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Chelsea Manning: Crimes and Consequences

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Chelsea Manning: Crimes and Consequences

Chelsea Manning has been granted clemency by President Barack Obama, as one of the final acts of his Presidency. She will now be released in May, rather than in 2045, as her original sentence had specified.

Manning’s commutation means that she will be released early, but does not go as far as pardoning the US Army Private.

This means that Manning is still seen as a criminal by the US government, and is remains guilty of the 22 charges she was convicted of.

Private Manning was sentenced to 35-years by a military tribunal for 22 counts relating to her unauthorised possession and distribution of more than 700,000 secret documents.

These diplomatic and military files, including video, were leaked to the anti-secrecy group WikiLeaks run by Julian Assange.

Manning’s leak was one of the biggest in US military history, and was a cause of great embarrassment for the Obama administration.

The files included footage of a US Apache helicopter attacking and killing 12 civilians in Baghdad, in 2007.

Her leak also included confidential messages between US diplomats and intelligence assessments of Guantanamo Bay detainees.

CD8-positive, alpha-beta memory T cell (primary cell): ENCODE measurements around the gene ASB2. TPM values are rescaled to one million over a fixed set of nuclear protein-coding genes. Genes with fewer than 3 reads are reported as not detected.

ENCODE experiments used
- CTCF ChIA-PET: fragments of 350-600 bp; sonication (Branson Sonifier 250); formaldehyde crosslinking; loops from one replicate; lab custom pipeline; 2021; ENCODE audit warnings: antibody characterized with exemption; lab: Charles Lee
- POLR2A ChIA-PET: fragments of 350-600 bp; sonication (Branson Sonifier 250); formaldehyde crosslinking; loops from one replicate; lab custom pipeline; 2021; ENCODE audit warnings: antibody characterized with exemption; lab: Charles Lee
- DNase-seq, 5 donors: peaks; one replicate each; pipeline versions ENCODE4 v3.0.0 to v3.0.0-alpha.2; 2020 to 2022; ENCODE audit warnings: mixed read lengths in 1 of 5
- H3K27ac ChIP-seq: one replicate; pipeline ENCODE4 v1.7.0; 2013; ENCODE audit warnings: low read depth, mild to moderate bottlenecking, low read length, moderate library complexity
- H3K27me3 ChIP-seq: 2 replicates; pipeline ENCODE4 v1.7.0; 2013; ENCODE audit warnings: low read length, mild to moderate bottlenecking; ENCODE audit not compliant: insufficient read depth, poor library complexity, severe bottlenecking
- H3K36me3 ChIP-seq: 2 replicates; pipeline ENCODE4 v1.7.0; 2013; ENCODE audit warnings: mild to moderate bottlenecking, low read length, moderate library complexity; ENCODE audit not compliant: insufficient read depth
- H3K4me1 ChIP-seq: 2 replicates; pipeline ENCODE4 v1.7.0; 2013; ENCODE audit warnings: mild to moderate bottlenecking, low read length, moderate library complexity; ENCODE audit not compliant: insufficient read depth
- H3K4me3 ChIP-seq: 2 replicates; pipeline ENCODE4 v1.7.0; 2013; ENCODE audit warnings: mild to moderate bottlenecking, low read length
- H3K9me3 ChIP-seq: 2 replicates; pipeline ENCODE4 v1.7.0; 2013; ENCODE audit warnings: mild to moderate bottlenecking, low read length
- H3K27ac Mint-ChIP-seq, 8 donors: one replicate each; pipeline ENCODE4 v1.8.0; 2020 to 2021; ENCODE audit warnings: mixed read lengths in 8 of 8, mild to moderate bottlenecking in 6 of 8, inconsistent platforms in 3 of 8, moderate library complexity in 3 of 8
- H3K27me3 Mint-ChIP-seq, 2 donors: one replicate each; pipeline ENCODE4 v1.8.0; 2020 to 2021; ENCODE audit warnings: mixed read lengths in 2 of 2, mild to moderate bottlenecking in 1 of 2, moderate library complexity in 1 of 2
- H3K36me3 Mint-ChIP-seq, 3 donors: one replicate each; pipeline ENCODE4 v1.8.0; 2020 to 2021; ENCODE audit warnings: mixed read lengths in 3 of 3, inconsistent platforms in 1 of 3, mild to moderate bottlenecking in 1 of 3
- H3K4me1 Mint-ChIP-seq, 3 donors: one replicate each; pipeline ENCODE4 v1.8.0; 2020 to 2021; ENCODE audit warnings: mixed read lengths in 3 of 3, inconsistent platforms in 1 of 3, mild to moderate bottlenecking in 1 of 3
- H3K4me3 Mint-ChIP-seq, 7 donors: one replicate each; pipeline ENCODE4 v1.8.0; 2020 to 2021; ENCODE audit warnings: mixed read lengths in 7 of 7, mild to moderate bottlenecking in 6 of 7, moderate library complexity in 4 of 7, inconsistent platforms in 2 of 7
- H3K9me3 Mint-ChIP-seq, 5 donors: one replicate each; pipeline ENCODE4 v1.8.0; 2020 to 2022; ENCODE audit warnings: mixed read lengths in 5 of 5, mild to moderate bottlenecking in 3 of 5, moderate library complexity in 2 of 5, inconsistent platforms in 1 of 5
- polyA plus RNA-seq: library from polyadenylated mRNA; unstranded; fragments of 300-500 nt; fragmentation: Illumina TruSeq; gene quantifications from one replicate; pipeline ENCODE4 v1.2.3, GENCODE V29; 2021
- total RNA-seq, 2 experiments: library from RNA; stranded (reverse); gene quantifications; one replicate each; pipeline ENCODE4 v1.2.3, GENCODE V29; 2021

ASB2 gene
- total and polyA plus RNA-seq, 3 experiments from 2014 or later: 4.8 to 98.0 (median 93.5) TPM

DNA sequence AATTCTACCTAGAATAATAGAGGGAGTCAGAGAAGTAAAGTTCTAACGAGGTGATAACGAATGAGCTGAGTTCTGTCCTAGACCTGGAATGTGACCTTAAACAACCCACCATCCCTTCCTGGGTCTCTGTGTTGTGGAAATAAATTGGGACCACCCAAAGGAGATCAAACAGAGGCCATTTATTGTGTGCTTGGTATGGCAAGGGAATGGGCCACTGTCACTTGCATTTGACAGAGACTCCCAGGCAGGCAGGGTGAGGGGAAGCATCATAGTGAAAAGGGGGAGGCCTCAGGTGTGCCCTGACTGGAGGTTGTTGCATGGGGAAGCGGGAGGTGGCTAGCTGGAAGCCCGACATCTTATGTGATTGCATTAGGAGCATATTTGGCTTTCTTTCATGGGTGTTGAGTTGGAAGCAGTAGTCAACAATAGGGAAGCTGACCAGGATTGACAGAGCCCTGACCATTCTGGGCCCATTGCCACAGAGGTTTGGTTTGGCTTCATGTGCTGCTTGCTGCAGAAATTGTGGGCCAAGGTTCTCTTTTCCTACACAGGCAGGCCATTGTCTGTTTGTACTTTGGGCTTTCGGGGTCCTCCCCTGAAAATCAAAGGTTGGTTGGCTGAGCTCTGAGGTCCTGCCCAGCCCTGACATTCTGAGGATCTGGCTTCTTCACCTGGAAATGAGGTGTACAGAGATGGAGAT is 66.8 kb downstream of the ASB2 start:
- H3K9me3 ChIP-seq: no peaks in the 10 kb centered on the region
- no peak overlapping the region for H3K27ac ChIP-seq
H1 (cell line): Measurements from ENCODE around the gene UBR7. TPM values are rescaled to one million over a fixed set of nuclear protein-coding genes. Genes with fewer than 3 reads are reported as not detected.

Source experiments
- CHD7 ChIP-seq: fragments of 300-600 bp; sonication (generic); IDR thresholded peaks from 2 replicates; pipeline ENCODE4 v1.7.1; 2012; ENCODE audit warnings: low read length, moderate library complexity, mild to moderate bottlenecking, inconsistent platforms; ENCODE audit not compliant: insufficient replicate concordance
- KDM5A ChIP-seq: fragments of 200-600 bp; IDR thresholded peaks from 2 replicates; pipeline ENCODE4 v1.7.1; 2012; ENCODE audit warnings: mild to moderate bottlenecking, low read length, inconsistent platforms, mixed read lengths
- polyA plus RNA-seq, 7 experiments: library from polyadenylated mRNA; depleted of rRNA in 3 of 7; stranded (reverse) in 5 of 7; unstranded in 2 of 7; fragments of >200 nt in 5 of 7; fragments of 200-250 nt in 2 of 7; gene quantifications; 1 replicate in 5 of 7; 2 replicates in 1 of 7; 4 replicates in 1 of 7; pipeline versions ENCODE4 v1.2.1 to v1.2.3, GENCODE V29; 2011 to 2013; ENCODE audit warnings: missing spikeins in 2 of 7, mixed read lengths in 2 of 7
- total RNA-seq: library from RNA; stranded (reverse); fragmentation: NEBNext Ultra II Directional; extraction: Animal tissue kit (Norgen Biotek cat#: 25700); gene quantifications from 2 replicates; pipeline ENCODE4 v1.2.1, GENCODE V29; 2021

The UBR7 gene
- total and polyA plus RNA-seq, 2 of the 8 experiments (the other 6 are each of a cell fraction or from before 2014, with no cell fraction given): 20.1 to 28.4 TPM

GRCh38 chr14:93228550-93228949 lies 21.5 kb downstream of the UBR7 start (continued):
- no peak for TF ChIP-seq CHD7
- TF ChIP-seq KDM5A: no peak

At her hearing Manning apologised for “hurting the US”, and said she thought her actions would “change the world for the better”.

Effects of the leak

Manning’s original sentence of 35 years shows how severe the US military thought her crimes were. The effect of leaked memos and documents has been described by State Department officials as chilling .

However the real effect of Manning’s actions is debatable.

Firstly, Manning’s potential sentence was as high as 136 years before a judge combined some the charges. Manning also escaped some of the most serious charges tabled, such as “aiding the enemy”, which can carry the death penalty .

Furthermore, internal government reviews decided in 2011 that the WikiLeaks revelations, though “embarrassing”, “ caused only limited damage to US interests .

Even former defence secretary, Robert Gates, said that the real-world consequences for the US were fairly modest .

However, a full picture of how damaging Manning’s leaks were may not be known for some time, as details are still ranked as classified.

Manning has contended that the materials released were selected purposefully to ensure service personnel and national security would not be harmed.

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